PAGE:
Fall 2015
Three Unique Grilled Cheese Concepts Thrive

Tom+Chee, Cheeseboy and Greenspan’s Grilled Cheese put their own spin on the classic grilled cheese sandwich.

“Most people have a positive association with grilled cheese,” explains Marty Boyer, marketing director for Tom+Chee, a franchise operation with 31 locations in 16 states, including Newport on the Levee, an urban retail center in Newport, Kentucky.

But what’s helped elevate the Cincinnati-based company move past the not-so-new concept of melted cheese sandwiched between two slices of bread are appearances on the TV show Shark Tank, in which entrepreneurs woo investors, and the Travel Channel’s Man V. Food Nation.

And the grilled cheese concept is only getting hotter: “We’ll grow to 50-plus [locations] by the end of the year and double up the next,” says Boyer.

From tent to table

Cheeseboy_tomato-basil-sandwichNot bad for a company spawned under a tent in Cincinnati’s Fountain Square in 2009, seamlessly selling 6,500 grilled-cheese sandwiches. The concept was so successful, says co-founder Corey Ward, that the first brick-and-mortar store opened a year later, followed by a second six months after that. New locations are approved with an eye on heavy foot traffic, corner units and good signage, says Ward.

It’s a neat rags-to-riches story. “We didn’t have any money to open a store and we didn’t have any money to get a food truck. But we had enough money to get a tent,” says Ward, who pooled his money with another couple and his wife for a total of $2,400. The four—all in their late 30s and early 40s—continue to run the business.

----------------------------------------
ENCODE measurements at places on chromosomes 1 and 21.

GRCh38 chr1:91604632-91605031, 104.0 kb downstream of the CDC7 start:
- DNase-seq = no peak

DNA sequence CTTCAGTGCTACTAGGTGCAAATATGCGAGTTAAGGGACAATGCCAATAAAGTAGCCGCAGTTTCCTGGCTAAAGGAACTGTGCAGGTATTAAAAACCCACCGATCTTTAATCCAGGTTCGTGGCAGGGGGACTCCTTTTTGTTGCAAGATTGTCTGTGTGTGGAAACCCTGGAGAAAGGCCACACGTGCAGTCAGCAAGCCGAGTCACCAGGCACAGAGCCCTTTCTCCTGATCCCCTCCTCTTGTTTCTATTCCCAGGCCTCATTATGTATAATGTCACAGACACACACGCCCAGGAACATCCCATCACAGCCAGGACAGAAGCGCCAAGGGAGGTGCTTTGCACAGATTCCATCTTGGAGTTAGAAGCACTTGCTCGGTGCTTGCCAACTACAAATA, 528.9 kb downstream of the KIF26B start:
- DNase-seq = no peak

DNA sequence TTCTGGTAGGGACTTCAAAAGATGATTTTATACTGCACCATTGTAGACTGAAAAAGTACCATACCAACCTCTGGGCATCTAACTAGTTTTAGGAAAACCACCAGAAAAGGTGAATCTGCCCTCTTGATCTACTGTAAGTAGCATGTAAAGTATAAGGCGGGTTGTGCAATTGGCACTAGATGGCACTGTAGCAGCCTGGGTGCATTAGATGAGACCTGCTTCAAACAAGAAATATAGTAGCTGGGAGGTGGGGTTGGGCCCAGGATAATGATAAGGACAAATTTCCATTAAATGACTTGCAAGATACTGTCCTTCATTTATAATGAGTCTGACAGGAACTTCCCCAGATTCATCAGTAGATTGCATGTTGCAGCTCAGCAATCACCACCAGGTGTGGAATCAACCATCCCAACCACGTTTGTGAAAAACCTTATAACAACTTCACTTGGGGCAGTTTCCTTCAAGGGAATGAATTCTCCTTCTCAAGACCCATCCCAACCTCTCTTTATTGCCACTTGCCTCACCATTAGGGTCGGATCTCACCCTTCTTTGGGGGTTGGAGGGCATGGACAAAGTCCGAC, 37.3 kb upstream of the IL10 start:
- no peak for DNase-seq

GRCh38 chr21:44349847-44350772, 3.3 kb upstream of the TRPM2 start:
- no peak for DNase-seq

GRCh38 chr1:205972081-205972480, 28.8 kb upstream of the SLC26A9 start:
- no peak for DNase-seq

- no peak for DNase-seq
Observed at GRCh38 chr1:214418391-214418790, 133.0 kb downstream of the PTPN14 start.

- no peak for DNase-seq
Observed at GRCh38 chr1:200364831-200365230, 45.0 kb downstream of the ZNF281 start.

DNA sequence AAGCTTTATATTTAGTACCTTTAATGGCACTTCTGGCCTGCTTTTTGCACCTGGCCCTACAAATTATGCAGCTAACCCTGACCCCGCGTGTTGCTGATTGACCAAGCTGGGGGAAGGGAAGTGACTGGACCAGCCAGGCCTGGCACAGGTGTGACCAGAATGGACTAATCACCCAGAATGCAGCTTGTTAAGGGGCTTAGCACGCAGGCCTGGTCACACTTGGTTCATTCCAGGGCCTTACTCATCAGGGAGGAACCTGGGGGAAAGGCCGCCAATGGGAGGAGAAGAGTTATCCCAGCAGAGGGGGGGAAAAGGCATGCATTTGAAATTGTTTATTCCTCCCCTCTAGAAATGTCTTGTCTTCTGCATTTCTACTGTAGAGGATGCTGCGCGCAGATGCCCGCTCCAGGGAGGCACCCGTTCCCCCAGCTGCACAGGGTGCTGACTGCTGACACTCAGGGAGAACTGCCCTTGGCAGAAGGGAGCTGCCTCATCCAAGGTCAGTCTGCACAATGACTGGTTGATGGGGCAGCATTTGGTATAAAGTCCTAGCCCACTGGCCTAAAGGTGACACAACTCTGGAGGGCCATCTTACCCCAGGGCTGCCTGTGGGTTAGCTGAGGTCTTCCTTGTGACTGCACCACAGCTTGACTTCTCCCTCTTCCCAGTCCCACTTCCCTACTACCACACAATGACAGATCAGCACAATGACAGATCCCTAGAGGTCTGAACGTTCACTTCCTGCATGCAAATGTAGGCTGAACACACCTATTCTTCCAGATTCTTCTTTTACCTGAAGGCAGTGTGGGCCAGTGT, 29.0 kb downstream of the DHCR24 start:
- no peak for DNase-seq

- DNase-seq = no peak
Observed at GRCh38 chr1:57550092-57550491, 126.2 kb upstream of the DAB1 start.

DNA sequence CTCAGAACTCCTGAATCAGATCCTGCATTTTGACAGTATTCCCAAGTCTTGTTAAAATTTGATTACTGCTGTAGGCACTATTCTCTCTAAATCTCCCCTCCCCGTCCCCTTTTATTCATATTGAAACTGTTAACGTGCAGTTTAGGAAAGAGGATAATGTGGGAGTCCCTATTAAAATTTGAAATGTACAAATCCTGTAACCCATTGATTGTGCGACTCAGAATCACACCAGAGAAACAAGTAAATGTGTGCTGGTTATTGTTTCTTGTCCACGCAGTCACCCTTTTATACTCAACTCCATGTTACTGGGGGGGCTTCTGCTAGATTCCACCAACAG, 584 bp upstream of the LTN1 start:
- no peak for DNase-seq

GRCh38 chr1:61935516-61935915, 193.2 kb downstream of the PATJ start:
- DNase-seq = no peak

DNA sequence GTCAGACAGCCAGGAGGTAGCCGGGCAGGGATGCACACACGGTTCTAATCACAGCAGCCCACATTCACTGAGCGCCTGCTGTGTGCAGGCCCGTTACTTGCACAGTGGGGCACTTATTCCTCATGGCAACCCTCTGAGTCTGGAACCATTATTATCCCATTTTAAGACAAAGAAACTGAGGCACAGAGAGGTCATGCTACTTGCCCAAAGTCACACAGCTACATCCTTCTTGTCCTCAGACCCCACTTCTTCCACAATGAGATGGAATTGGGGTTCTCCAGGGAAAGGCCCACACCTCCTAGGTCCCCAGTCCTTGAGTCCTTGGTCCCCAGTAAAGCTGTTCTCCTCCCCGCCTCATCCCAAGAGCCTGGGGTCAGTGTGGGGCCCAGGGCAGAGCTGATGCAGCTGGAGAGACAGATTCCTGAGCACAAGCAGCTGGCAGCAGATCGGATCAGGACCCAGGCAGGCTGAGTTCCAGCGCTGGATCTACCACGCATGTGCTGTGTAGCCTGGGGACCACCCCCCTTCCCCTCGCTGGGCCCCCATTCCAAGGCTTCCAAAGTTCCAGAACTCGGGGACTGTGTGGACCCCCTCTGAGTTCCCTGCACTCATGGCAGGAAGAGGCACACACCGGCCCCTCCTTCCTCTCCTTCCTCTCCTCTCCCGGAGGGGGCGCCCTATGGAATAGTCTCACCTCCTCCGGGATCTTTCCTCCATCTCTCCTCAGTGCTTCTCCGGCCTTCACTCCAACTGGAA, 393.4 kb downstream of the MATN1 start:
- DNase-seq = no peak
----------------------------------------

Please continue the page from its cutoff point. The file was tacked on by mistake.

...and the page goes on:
Of the 15 signature sandwiches plus a build-your-own option, BBQ + Bacon is the most popular. BBQ chips are tucked into white bread along with American cheese and bacon. Building off that childhood whimsy are other jaw-dropping eats, such as eight “fancy grilled-cheese donuts” (among the choices are Barbara Blue, with blueberry compote, ham and Brie). Words like “awesome” pepper the ceiling in each store and bright colors are everywhere. “We’re looking for it to be fun, to remind you of childhood,” says Ward.

Nostalgia drives the menu

GreenspansThe-ChampSimilarly, Cheeseboy—a franchise anchored in the Northeast, with eight stores in Connecticut and Massachusetts, including Boston’s South Station Train Terminal, and headquarters in Boston—taps into nostalgia. “Grilled cheese is such an ubiquitous process that Americans and those across the world have enjoyed their entire lives,” says founder Michael Inwald, who got the idea in 2005. But it took until 2009—and a leave of absence from Yale University—to kick-start the concept.

Each store ranges in size from 250 to 2,000 square feet, filling kiosks, travel plazas, in-line stores and fast-casual eateries. A menu of melted sandwiches joins soups, desserts and gourmet salads, including the popular pecorino kale.

Trendy grilled cheese